Plenary Talks

Charles R. Cantor, Ph.D.

Professor Emeritus, Biomedical Engineering
Professor of Pharmacology, School of Medicine, Boston University


Dr. Charles Cantor is a founder, and Chief Scientific Officer at SEQUENOM, Inc., which is a genetics discovery company with tools, information and strategies for determining the medical impact of genes and genetic variations.

He is also the founder of SelectX Pharmaceuticals, a drug discovery company, Retrotope, an anti-aging company, and DiThera, a biotherapeutic company. Dr. Cantor is professor emeritus of Biomedical Engineering and of Pharmacology and was the director of the Center for Advanced Biotechnology at Boston University. He is currently adjunct professor of Bioengineering at UC San Diego, adjunct professor of Molecular Biology at the Scripps Institute for Research, and distinguished adjunct professor of Physiology and Biophysics at UC Irvine. Prior to this, Dr. Cantor held positions in Chemistry and then in Genetics and Development at Columbia University and in Molecular Biology at the University of California at Berkeley. Cantor was educated in chemistry at Columbia College (AB) and at the University of California Berkeley (PhD).

Dr. Cantor has been granted more than 60 US patents and, with Paul Schimmel, wrote a three-volume textbook on biophysical chemistry. He also co-authored the first textbook on Genomics titled 'The Science and Technology of the Human Genome Project'. In addition, he sits on the advisory boards of numerous national and international biotechnology firms, has published more than 450 peer-reviewed articles, and is a member of the U.S. National Academy of Sciences.

Sylvia Plevritis, PhD

Multiscale Modeling of Cancer Biology and Cancer Outcomes

Professor, Departments of Radiology
and (by courtesy) Management Science and Engineering
co-Chief, Information Sciences in Imaging at Stanford (ISIS)
Director, NCI Stanford Center for Cancer Systems Biology


Dr. Plevritis is Professor in the Department of Radiology in the Stanford School of Medicine. Dr. Plevritis holds a PhD in Electrical Engineering (Stanford, 1992) and MS in Health Services Research (Stanford, 1996). Dr. Plevritis is the co-Section Chief of Information Sciences in Imaging at Stanford (ISIS) and Director of the NCI Stanford Center for Cancer Systems Biology (CCSB). Dr. Plevritis' research bridges multiple levels of "big data" in cancer, including genomic, proteomic, medical imaging and clinical outcomes data. Her research aims to model the natural history of cancer by identifying molecular drivers of cancer progression from early to late stages, in order to formulate novel strategies for early detection and treatment. She also develops models of clinical cancer progression from cancer registries and clinical trials in order to evaluate the effectiveness of new cancer screening strategies. By developing models of cancer progression that span molecular and population sciences, Dr. Plevritis aims to provide the most comprehensive multiscale perspective to date on cancer control strategies in early detection and treatment.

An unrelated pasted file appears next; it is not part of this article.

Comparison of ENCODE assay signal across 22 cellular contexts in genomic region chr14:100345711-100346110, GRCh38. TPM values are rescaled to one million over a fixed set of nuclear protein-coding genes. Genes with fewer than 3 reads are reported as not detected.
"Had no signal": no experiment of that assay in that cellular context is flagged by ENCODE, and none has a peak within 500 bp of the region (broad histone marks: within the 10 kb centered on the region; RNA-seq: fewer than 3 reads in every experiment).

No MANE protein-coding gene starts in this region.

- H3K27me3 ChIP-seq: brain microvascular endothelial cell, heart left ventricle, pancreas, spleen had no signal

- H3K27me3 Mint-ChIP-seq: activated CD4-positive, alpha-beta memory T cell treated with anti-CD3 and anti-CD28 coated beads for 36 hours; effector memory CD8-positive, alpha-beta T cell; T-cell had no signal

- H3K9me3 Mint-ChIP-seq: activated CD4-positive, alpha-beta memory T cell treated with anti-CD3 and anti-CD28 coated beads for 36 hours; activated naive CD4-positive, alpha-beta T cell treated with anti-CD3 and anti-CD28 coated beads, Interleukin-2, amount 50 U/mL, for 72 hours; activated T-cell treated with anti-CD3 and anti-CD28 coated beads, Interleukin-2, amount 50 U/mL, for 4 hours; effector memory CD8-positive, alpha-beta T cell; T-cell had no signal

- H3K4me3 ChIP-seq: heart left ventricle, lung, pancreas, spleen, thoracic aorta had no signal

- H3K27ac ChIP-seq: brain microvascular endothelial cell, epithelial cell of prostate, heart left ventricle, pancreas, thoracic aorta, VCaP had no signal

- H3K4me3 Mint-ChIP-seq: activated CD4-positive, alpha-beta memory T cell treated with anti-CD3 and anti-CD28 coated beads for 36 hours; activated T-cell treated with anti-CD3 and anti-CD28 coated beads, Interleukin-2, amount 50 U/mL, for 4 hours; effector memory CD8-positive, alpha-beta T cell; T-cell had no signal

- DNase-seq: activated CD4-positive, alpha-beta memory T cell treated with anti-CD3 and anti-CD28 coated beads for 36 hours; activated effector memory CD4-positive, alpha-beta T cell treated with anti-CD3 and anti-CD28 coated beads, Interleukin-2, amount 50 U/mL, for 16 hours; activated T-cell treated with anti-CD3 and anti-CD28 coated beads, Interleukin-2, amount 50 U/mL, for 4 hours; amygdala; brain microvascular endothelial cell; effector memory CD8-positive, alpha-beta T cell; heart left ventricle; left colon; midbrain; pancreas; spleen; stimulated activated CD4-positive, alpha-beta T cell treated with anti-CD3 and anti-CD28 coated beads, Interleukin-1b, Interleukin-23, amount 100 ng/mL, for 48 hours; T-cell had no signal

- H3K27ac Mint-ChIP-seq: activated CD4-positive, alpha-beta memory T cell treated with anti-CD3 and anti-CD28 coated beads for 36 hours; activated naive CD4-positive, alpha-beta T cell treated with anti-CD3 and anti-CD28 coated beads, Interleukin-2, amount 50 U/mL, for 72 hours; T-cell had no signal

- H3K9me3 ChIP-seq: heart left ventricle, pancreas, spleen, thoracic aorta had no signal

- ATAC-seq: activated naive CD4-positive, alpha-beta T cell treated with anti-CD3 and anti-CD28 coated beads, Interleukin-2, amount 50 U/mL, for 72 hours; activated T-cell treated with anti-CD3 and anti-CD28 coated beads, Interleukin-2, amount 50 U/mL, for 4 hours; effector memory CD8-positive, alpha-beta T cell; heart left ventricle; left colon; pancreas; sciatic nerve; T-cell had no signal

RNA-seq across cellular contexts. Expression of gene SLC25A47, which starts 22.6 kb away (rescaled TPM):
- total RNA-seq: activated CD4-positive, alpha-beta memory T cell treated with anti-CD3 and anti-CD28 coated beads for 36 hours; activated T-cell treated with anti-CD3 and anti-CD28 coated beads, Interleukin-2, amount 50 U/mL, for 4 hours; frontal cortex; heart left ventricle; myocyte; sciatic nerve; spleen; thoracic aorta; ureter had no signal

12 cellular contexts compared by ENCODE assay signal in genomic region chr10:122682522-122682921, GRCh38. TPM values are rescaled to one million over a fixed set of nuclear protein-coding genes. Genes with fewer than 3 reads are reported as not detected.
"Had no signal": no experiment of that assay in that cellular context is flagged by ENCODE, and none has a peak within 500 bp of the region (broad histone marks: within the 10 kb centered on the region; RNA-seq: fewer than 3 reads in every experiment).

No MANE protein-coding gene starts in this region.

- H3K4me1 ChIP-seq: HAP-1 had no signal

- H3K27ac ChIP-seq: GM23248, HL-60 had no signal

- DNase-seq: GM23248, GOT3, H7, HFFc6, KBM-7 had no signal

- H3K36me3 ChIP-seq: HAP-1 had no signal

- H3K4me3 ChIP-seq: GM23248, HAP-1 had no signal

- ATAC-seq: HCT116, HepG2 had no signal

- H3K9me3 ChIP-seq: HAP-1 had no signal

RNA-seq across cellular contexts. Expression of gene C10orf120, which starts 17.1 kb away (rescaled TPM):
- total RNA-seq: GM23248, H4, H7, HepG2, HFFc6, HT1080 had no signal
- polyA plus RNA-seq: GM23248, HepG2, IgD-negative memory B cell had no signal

Josh Stuart

Pan-Cancer to personalized cellular wiring diagrams of tumor cells

Baskin Endowed Chair, Baskin Engineering
Associate Director, Center Biomolecular Science & Engineering
Professor, Biomolecular Engineering, University of California, Santa Cruz


Although many genomic events that directly contribute to cancer onset and progression have been identified, much of the complex molecular landscape remains uncharted. The Cancer Genome Atlas Research Network has profiled and analyzed large numbers of human tumors to discover molecular aberrations at the DNA, RNA, protein and epigenetic levels. The rich data resulting from that enterprise provides a major opportunity to develop a picture of commonalities, differences, and emergent themes across tumor lineages. In the talk I will discuss our efforts to create new tools to elucidate disrupted cellular circuitry in tumor cells. Through integrative pathway analysis we are able to define subtypes predictive of clinical outcomes, infer the impact of mutations, and construct personalized networks for use in developing combination therapy.


Dr. Stuart applies his background in machine-learning to high-throughput data sets and his expertise in developing computational models to integrating multiple sources of molecular biology information. The Stuart lab's research focuses on discovering how gene networks program cellular responses and on developing search engines to scan large collections of high-throughput results to predict how genes function. They recently developed the PARADIGM pathway-based models that integrates multiple sources of gene activity to predict alterations and clinical outcomes in tumor samples, which deciphers pathway alterations in many cancer cohorts. He co-leads a Genome Data Analysis Center for the TCGA project, co-chairs the pan-cancer TCGA effort, is a member of the bioinformatics pathways group for the International Cancer Genome Consortium, and directs the computational pathway analysis for a Stand Up To Cancer Dream Team to identify therapies for resistant prostate cancer. Dr. Stuart received his Ph.D. from Stanford University in 2004. He received the 2006 Kalpana Chawla Outstanding Recent Alumni Award from the University of Colorado at Boulder, is an Alfred P. Sloan Fellow, and received an NSF CAREER award in 2009.